Mr. Tilson Thomas is a two-time Carnegie Hall Perspectives artist, curating and conducting series at the hall from 2003 to 2005 and from 2018 to 2019. In the most recent series, he led Carnegie Hall’s National Youth Orchestra of the United States of America both at the hall and on tour in Asia, opened the Carnegie Hall season over two evenings with the San Francisco Symphony, conducted two programs with the Vienna Philharmonic and finished with a pair of concerts leading the New World Symphony.
A winner of eleven Grammy Awards, Mr. Tilson Thomas appears on more than 120 recordings. His discography includes The Mahler Project, a collection of the composer’s complete symphonies and works for voice and orchestra performed with the San Francisco Symphony, in addition to pioneering recordings of music by Charles Ives, Carl Ruggles, Steve Reich, John Cage, Ingolf Dahl, Morton Feldman, George Gershwin, John McLaughlin and Elvis Costello. His recordings span repertoire from Bach and Beethoven to Debussy and Stravinsky, and from Sarah Vaughan to Metallica.
His television work includes a series with the London Symphony Orchestra for BBC Television, broadcasts of the New York Philharmonic Young People’s Concerts from 1971 to 1977 and numerous productions on PBS’s Great Performances. With the San Francisco Symphony, he created a multi-tiered media project, Keeping Score, which includes a television series, web sites, and radio programs. He received a Peabody Award for his SFS Media radio series The MTT Files.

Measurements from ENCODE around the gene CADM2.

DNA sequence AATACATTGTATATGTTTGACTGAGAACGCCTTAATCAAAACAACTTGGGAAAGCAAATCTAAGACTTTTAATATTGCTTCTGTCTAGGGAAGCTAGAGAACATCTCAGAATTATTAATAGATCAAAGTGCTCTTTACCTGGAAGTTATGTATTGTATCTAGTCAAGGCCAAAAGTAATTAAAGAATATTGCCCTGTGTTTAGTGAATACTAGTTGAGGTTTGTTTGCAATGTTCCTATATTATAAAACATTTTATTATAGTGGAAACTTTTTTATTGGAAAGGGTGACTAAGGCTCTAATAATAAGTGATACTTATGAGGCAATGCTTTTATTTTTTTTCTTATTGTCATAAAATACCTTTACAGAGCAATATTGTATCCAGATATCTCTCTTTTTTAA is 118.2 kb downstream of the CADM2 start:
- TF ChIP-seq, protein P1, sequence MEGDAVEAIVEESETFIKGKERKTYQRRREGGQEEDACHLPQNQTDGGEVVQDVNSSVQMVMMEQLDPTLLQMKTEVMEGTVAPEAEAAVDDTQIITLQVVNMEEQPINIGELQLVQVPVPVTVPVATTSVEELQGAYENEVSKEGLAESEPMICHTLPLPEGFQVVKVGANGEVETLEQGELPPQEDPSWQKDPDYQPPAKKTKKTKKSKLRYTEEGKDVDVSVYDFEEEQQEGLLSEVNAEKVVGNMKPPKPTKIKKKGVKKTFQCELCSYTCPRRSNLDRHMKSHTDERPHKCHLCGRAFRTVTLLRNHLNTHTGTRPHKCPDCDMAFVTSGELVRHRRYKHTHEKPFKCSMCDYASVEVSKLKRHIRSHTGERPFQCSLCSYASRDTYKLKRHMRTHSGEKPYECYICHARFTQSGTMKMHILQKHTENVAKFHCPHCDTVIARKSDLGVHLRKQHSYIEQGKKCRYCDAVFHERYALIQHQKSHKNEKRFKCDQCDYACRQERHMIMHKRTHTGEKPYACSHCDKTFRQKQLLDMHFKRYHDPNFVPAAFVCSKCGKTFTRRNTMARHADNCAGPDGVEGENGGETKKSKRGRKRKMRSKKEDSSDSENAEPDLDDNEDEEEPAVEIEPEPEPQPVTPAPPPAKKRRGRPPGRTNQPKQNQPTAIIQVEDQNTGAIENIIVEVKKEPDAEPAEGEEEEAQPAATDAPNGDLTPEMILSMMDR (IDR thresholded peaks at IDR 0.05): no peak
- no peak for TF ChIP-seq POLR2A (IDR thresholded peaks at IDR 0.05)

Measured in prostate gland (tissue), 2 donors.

Mr. Tilson Thomas’s compositions are published by G. Schirmer. In 1991, he and the New World Symphony were presented in a series of benefit concerts for UNICEF in the United States, featuring Audrey Hepburn as narrator of his work From the Diary of Anne Frank, which was commissioned by UNICEF. This piece has since been translated and performed in many languages worldwide. In August 1995, he led the Pacific Music Festival Orchestra in the premiere of his composition Shówa/Shoáh, commemorating the 50th anniversary of the bombing of Hiroshima. His vocal music includes settings of poetry by Walt Whitman and Emily Dickinson, which were premiered by Thomas Hampson and Renée Fleming, respectively. In 2016, Yuja Wang premiered his piano piece You Come Here Often?.